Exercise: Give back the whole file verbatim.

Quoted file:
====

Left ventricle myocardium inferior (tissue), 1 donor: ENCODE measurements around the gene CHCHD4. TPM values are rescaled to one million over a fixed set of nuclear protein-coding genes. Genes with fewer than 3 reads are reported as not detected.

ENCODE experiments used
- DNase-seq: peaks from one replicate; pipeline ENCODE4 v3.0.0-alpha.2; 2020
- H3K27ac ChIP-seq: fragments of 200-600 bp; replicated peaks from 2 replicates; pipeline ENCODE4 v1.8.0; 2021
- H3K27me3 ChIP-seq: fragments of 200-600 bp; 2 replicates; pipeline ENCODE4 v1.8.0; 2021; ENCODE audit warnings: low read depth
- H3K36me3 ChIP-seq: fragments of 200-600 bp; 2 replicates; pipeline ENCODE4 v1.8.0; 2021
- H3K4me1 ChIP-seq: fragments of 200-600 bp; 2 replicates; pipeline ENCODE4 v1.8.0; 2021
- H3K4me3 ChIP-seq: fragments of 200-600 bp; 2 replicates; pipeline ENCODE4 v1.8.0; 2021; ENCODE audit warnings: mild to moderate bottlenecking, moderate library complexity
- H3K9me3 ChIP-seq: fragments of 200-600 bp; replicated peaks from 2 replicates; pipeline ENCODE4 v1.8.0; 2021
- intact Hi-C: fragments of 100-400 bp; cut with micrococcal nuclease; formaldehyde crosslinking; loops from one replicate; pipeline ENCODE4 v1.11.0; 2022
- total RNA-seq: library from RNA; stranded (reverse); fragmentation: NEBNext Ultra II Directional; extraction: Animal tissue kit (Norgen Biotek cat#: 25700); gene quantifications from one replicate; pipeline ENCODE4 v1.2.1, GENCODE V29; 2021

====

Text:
Left ventricle myocardium inferior (tissue), 1 donor: ENCODE measurements around the gene CHCHD4. TPM values are rescaled to one million over a fixed set of nuclear protein-coding genes. Genes with fewer than 3 reads are reported as not detected.

ENCODE experiments used
- DNase-seq: peaks from one replicate; pipeline ENCODE4 v3.0.0-alpha.2; 2020
- H3K27ac ChIP-seq: fragments of 200-600 bp; replicated peaks from 2 replicates; pipeline ENCODE4 v1.8.0; 2021
- H3K27me3 ChIP-seq: fragments of 200-600 bp; 2 replicates; pipeline ENCODE4 v1.8.0; 2021; ENCODE audit warnings: low read depth
- H3K36me3 ChIP-seq: fragments of 200-600 bp; 2 replicates; pipeline ENCODE4 v1.8.0; 2021
- H3K4me1 ChIP-seq: fragments of 200-600 bp; 2 replicates; pipeline ENCODE4 v1.8.0; 2021
- H3K4me3 ChIP-seq: fragments of 200-600 bp; 2 replicates; pipeline ENCODE4 v1.8.0; 2021; ENCODE audit warnings: mild to moderate bottlenecking, moderate library complexity
- H3K9me3 ChIP-seq: fragments of 200-600 bp; replicated peaks from 2 replicates; pipeline ENCODE4 v1.8.0; 2021
- intact Hi-C: fragments of 100-400 bp; cut with micrococcal nuclease; formaldehyde crosslinking; loops from one replicate; pipeline ENCODE4 v1.11.0; 2022
- total RNA-seq: library from RNA; stranded (reverse); fragmentation: NEBNext Ultra II Directional; extraction: Animal tissue kit (Norgen Biotek cat#: 25700); gene quantifications from one replicate; pipeline ENCODE4 v1.2.1, GENCODE V29; 2021